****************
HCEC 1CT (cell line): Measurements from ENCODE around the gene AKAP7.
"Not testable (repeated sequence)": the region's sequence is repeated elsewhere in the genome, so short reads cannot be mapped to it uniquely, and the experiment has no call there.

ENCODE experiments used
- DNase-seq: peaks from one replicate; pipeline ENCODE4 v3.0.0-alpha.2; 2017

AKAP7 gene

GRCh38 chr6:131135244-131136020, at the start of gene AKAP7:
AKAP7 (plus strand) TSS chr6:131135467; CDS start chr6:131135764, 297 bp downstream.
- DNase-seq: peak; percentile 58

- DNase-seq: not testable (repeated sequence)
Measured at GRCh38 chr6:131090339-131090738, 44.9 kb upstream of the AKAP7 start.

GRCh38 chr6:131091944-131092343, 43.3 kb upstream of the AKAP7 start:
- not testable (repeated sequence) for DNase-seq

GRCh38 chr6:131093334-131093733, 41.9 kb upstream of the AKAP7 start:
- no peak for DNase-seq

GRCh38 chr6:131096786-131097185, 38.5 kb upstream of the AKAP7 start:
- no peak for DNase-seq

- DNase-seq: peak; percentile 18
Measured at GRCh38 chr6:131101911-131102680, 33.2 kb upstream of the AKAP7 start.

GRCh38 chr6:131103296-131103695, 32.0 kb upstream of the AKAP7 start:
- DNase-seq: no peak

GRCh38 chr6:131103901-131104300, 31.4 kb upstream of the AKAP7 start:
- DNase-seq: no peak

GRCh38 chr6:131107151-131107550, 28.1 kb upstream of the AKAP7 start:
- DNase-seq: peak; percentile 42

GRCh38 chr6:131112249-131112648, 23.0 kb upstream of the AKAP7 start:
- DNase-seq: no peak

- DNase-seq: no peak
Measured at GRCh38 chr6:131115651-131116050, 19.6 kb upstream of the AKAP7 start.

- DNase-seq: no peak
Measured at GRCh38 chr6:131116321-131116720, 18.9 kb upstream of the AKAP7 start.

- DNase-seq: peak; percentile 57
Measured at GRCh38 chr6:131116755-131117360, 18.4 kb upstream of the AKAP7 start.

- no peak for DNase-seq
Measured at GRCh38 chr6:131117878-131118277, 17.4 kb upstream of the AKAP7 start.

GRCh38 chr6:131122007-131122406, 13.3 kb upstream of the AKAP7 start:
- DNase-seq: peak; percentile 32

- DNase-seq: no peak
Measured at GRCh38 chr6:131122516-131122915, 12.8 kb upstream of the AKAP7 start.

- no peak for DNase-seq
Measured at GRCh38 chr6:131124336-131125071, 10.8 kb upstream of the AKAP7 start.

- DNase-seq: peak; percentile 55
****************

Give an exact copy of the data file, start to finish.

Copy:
HCEC 1CT (cell line): Measurements from ENCODE around the gene AKAP7.
"Not testable (repeated sequence)": the region's sequence is repeated elsewhere in the genome, so short reads cannot be mapped to it uniquely, and the experiment has no call there.

ENCODE experiments used
- DNase-seq: peaks from one replicate; pipeline ENCODE4 v3.0.0-alpha.2; 2017

AKAP7 gene

GRCh38 chr6:131135244-131136020, at the start of gene AKAP7:
AKAP7 (plus strand) TSS chr6:131135467; CDS start chr6:131135764, 297 bp downstream.
- DNase-seq: peak; percentile 58

- DNase-seq: not testable (repeated sequence)
Measured at GRCh38 chr6:131090339-131090738, 44.9 kb upstream of the AKAP7 start.

GRCh38 chr6:131091944-131092343, 43.3 kb upstream of the AKAP7 start:
- not testable (repeated sequence) for DNase-seq

GRCh38 chr6:131093334-131093733, 41.9 kb upstream of the AKAP7 start:
- no peak for DNase-seq

GRCh38 chr6:131096786-131097185, 38.5 kb upstream of the AKAP7 start:
- no peak for DNase-seq

- DNase-seq: peak; percentile 18
Measured at GRCh38 chr6:131101911-131102680, 33.2 kb upstream of the AKAP7 start.

GRCh38 chr6:131103296-131103695, 32.0 kb upstream of the AKAP7 start:
- DNase-seq: no peak

GRCh38 chr6:131103901-131104300, 31.4 kb upstream of the AKAP7 start:
- DNase-seq: no peak

GRCh38 chr6:131107151-131107550, 28.1 kb upstream of the AKAP7 start:
- DNase-seq: peak; percentile 42

GRCh38 chr6:131112249-131112648, 23.0 kb upstream of the AKAP7 start:
- DNase-seq: no peak

- DNase-seq: no peak
Measured at GRCh38 chr6:131115651-131116050, 19.6 kb upstream of the AKAP7 start.

- DNase-seq: no peak
Measured at GRCh38 chr6:131116321-131116720, 18.9 kb upstream of the AKAP7 start.

- DNase-seq: peak; percentile 57
Measured at GRCh38 chr6:131116755-131117360, 18.4 kb upstream of the AKAP7 start.

- no peak for DNase-seq
Measured at GRCh38 chr6:131117878-131118277, 17.4 kb upstream of the AKAP7 start.

GRCh38 chr6:131122007-131122406, 13.3 kb upstream of the AKAP7 start:
- DNase-seq: peak; percentile 32

- DNase-seq: no peak
Measured at GRCh38 chr6:131122516-131122915, 12.8 kb upstream of the AKAP7 start.

- no peak for DNase-seq
Measured at GRCh38 chr6:131124336-131125071, 10.8 kb upstream of the AKAP7 start.

- DNase-seq: peak; percentile 55